Fish and Shellfish-Derived Anti-Inflammatory Protein Products: Properties and Mechanisms.

TitleFish and Shellfish-Derived Anti-Inflammatory Protein Products: Properties and Mechanisms.
Publication TypeJournal Article
Year of Publication2021
AuthorsKemp, DC, Kwon, JYeon
Date Published2021 May 27
KeywordsAmino Acids, Animals, Anti-Inflammatory Agents, Anti-Inflammatory Agents, Non-Steroidal, Antioxidants, DNA Damage, Extracellular Signal-Regulated MAP Kinases, Fishes, Hydrophobic and Hydrophilic Interactions, Inflammation, Macrophages, MAP Kinase Kinase 4, Molecular Weight, NF-KappaB Inhibitor alpha, Oxidative Stress, p38 Mitogen-Activated Protein Kinases, Peptides, Reproducibility of Results, Shellfish, Shellfish Proteins

The interest in utilizing food-derived compounds therapeutically has been rising. With the growing prevalence of systematic chronic inflammation (SCI), efforts to find treatments that do not result in the side effects of current anti-inflammatory drugs are underway. Bioactive peptides (BAPs) are a particularly promising class of compounds for the treatment of SCI, and the abundance of high-quality seafood processing byproducts (SPB) makes it a favorable material to derive anti-inflammatory BAPs. Recent research into the structural properties of anti-inflammatory BAPs has found a few key tendencies including they tend to be short and of low molecular weight (LMW), have an overall positive charge, contain hydrophobic amino acids (AAs), and be rich in radical scavenging AAs. SPB-derived anti-inflammatory BAPs have been observed to work via inhibition of the NF-κB and MAPK pathways by disrupting the phosphorylation of IκBα and one or more kinases (ERK, JNK, and p38), respectively. Radical scavenging capacity has also been shown to play a significant role in the efficacy of SPB-derived anti-inflammatory BAPs. To determine if SPB-derived BAPs can serve as an effective treatment for SCI it will be important to understand their properties and mechanisms of action, and this review highlights such findings in recent research.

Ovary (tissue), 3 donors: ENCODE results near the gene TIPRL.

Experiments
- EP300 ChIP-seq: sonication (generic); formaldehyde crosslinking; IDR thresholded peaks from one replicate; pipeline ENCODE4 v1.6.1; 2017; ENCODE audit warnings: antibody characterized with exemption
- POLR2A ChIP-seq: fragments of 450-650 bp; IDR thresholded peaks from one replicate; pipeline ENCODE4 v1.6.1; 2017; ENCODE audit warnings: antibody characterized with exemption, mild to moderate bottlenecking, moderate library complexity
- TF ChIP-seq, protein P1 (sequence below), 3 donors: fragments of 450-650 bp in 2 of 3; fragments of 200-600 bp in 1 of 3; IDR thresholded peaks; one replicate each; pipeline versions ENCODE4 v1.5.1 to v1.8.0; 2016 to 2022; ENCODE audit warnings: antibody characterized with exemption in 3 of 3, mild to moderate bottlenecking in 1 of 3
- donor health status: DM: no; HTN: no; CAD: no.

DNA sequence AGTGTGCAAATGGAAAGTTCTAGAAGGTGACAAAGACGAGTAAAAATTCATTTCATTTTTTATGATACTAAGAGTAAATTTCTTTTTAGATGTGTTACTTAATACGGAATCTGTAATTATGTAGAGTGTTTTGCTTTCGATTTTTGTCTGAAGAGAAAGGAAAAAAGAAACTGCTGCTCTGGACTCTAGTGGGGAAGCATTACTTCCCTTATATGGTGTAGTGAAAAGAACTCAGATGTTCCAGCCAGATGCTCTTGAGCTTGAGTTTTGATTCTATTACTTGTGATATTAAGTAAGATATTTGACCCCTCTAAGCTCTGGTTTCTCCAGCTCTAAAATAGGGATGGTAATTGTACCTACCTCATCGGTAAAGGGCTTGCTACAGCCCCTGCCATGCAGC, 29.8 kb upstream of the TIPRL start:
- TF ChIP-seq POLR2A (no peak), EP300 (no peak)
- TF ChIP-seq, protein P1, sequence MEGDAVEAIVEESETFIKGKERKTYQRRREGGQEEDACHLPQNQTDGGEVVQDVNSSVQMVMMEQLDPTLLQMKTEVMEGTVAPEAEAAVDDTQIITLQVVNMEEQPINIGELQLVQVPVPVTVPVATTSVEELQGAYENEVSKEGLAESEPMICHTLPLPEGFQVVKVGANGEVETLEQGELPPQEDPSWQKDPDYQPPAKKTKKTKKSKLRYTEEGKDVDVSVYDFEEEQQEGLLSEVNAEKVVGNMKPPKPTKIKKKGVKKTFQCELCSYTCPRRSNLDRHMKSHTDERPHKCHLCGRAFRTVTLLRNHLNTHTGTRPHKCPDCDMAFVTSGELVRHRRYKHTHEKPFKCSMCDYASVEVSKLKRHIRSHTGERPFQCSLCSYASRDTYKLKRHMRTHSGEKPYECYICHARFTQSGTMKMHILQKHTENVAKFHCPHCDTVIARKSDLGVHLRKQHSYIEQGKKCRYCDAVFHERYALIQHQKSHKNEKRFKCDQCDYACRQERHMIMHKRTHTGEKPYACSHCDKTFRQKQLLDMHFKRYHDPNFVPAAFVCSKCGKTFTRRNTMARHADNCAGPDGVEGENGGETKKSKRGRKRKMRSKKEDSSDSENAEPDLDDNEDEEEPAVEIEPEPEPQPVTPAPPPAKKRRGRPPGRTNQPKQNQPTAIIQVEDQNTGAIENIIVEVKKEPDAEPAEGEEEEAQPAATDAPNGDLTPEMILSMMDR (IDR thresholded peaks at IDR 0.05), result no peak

Alternate JournalMolecules
PubMed ID34072134
PubMed Central IDPMC8198112